1. An award determines the claimant's physical condition only up to the time of its rendition. Where there is an adjudication that the accident arose out of and in the course of the employment, although it produced no protracted physical disability at the time, the existence of subsequent disability arising from this same cause may be proved on a hearing on change of condition.
The original award contained findings that the back injury of which the employee complained arose out of and in the course of the employment, that it was compensable but that there was no compensable time loss following the date of injury (October 18, 1964), that claimant recovered from the injury on December 14, 1964, that the difficulty she was having at the time prior to the hearing on October 1, 1965, was not job connected, and that she was not entitled to compensation for loss of time. The full board affirmed this award but specifically removed from it a sentence to the effect that claimant had failed to show her then present difficulty resulted from the accident "and that a mere possibility is not sufficient in this case to show a causal connection." The award of the full board must therefore be construed, contrary to the insurer's contentions, as a finding that (a) the injury was job connected, (b) no compensable time loss resulted prior to October 1965, and (c) a finding of lack of causal connection was disapproved and deleted.
A hearing on change of condition was subsequently held on motion of the claimant, and in April 1970, the hearing director found that the claimant had a 20% to 30% disability to the lumbar spine as a result of the injury-connected accident as well as other disability to the neck which was not job connected. Based on this he awarded temporary total disability compensation under Code Ann. 114-405. This was affirmed by the full board. The employer appeals on the theory that the original award is res judicata that the claimant sustained a nondisabling accident. The claimant appeals on the ground that compensation should have been awarded for permanent total disability under Code Ann. 114-404.
1. "The settled doctrine in construing a judgment is to give it, if possible, that construction which renders it valid rather than invalid. Byrd v. Goodman, 195 Ga. 621
, 631 (25 SE2d 34
)." Landrum v. McGehee, 116 Ga. App. 507 (1) (157 SE2d 830)
. "In a workmen's compensation case the award of compensation to the claimant is final in so far as it adjudicates that the claimant sustained an accidental injury arising out of and in the course of his employment resulting in disability. The award also determines the extent of the claimant's disability at the time of its rendition. But since it is a matter of common knowledge devolved from human experience that physical conditions almost invariably improve or deteriorate with the passing of time, our law wisely provides that the extent of the claimant's disability is subject to periodic review." American Employers' Ins. Co. v. Hardeman, 91 Ga. App. 462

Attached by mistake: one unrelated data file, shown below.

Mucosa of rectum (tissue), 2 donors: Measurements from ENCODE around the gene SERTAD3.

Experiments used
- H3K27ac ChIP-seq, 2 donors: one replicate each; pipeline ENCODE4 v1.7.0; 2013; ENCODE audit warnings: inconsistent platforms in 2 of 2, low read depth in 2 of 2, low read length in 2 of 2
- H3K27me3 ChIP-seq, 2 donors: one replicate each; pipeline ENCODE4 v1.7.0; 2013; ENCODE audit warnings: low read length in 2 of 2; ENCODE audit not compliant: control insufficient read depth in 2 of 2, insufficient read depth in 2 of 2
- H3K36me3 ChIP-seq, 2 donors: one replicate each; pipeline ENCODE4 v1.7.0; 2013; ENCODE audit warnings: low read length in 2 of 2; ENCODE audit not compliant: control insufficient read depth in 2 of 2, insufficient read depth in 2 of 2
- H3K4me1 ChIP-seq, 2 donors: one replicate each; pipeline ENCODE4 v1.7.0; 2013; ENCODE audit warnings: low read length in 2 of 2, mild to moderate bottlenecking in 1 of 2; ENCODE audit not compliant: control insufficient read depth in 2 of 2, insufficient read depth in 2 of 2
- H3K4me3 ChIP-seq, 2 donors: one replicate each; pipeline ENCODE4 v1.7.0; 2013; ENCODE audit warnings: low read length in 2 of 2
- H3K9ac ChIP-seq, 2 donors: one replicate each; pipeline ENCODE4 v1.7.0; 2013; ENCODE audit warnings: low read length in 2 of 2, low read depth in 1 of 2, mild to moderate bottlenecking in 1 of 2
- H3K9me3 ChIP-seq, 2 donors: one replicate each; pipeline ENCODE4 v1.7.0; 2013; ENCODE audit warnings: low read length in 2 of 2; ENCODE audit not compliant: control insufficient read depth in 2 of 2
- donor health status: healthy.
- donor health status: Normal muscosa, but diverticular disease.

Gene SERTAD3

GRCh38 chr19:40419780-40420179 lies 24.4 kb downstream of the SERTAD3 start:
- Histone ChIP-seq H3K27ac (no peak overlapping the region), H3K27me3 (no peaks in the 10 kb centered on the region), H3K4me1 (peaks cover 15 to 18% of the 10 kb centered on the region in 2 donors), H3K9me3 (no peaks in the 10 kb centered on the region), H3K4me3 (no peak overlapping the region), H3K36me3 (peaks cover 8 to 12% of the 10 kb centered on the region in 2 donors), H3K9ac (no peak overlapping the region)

, 465 (85 SE2d 805
). The same deputy director wrote both the original award and the award on change of condition; the same full board affirmed in both instances. Although some of the language in the original award is ambiguous, the only tenable construction to be placed on it is that the claimant had a compensable accident on which medical expenses were assessed but at that time had no disability or loss of earnings attributable to the accident. This is borne out by the full board in a de novo proceeding (Rose City Foods v. Usry, 86 Ga. App. 307 (1) (71 SE2d 649)
) in which it eliminated language as to lack of causal connection. The evidence amply sustained the claimant's contention that she became progressively disabled as a result of lumbosacral sprain followed by arthritis between the dates of the first and second hearing. The first award did not bar the claimant from showing that her condition did thereafter deteriorate.
2. It is true that disability to the body in a low percentile may yet result in permanent total economic disability. Employers Liab. Assur. Corp. v. Hollifield, 93 Ga. App. 51 (90 SE2d 681)
. On the other hand the board may find from facts in evidence that although the claimant is not working, the disability to work is not total. Sears, Roebuck & Co. v. Wilson, 215 Ga. 746 (113 SE2d 611)
. Although in that case the Supreme Court found it unnecessary to decide whether or not Wilson would be entitled to compensation for permanent partial disability under Code Ann. 114-405, there appears no reason why in a proper case such an award should not be upheld. The claimant had in fact worked during a period of the time in question and there was ample medical testimony indicating that her disability to work was not total. In such a case the hearing director is not limited to a choice between no disability and total disability, but may find that the disability is partial although the method of arriving at the amount involves a zero figure for present wages.
The judge of the superior court did not err in affirming the award of the full board.
Judgments affirmed. Bell, C. J., and Pannell, J., concur.